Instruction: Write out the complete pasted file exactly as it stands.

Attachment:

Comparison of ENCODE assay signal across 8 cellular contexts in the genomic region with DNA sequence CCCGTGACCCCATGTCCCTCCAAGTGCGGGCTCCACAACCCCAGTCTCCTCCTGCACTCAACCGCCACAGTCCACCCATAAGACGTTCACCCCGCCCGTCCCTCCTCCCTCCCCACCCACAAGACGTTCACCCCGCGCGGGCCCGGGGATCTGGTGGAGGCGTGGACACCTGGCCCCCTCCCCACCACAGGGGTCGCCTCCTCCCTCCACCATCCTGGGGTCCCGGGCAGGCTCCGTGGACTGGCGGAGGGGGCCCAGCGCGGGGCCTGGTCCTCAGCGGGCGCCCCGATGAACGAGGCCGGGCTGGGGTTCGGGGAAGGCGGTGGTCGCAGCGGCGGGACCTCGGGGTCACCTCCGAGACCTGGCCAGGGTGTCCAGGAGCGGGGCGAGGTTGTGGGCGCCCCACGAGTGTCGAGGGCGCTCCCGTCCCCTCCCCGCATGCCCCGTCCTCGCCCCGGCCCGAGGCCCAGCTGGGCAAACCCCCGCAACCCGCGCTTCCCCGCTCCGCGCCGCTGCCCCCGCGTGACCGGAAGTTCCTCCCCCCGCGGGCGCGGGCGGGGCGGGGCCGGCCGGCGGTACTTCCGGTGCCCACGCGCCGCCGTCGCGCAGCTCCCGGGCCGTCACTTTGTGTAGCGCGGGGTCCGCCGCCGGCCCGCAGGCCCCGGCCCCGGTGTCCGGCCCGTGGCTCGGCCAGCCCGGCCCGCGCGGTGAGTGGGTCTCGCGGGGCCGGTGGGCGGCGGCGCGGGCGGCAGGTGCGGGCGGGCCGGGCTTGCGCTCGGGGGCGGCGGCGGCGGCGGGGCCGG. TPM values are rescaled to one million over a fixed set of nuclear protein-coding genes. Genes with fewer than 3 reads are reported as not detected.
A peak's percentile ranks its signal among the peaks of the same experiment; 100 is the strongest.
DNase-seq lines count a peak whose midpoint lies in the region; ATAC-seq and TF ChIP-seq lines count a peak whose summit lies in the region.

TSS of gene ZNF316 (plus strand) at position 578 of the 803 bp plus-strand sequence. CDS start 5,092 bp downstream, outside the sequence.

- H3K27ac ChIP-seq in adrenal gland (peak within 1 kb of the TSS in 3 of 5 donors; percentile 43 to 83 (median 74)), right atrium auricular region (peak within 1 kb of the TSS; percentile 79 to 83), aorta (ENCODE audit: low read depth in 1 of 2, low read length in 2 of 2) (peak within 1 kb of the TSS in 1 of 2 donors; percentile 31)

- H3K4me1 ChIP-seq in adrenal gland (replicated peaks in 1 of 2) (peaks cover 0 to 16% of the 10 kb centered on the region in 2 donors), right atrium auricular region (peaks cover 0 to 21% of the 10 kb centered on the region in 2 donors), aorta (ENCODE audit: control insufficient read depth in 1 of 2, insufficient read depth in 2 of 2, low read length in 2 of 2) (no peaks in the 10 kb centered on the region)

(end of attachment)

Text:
Comparison of ENCODE assay signal across 8 cellular contexts in the genomic region with DNA sequence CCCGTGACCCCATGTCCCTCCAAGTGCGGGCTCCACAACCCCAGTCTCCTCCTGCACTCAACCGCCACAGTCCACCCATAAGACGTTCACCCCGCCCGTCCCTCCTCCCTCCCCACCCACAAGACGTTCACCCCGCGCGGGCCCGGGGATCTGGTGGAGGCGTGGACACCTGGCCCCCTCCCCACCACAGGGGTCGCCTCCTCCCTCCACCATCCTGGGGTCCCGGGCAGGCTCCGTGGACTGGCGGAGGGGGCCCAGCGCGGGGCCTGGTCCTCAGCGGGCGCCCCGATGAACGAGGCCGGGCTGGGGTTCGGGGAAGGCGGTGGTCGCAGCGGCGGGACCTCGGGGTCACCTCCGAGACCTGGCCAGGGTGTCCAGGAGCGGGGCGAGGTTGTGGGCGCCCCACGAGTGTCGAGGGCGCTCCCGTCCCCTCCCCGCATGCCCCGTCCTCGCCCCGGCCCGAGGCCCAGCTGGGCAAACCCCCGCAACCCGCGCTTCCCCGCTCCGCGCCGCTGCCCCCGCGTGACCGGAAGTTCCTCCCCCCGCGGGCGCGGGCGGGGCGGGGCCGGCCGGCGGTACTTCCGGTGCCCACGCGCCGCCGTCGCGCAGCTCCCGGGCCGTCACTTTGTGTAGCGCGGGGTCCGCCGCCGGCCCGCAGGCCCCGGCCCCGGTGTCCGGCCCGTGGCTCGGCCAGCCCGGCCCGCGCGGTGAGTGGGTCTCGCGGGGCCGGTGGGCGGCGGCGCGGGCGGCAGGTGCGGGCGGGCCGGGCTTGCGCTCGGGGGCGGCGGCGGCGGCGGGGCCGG. TPM values are rescaled to one million over a fixed set of nuclear protein-coding genes. Genes with fewer than 3 reads are reported as not detected.
A peak's percentile ranks its signal among the peaks of the same experiment; 100 is the strongest.
DNase-seq lines count a peak whose midpoint lies in the region; ATAC-seq and TF ChIP-seq lines count a peak whose summit lies in the region.

TSS of gene ZNF316 (plus strand) at position 578 of the 803 bp plus-strand sequence. CDS start 5,092 bp downstream, outside the sequence.

- H3K27ac ChIP-seq in adrenal gland (peak within 1 kb of the TSS in 3 of 5 donors; percentile 43 to 83 (median 74)), right atrium auricular region (peak within 1 kb of the TSS; percentile 79 to 83), aorta (ENCODE audit: low read depth in 1 of 2, low read length in 2 of 2) (peak within 1 kb of the TSS in 1 of 2 donors; percentile 31)

- H3K4me1 ChIP-seq in adrenal gland (replicated peaks in 1 of 2) (peaks cover 0 to 16% of the 10 kb centered on the region in 2 donors), right atrium auricular region (peaks cover 0 to 21% of the 10 kb centered on the region in 2 donors), aorta (ENCODE audit: control insufficient read depth in 1 of 2, insufficient read depth in 2 of 2, low read length in 2 of 2) (no peaks in the 10 kb centered on the region)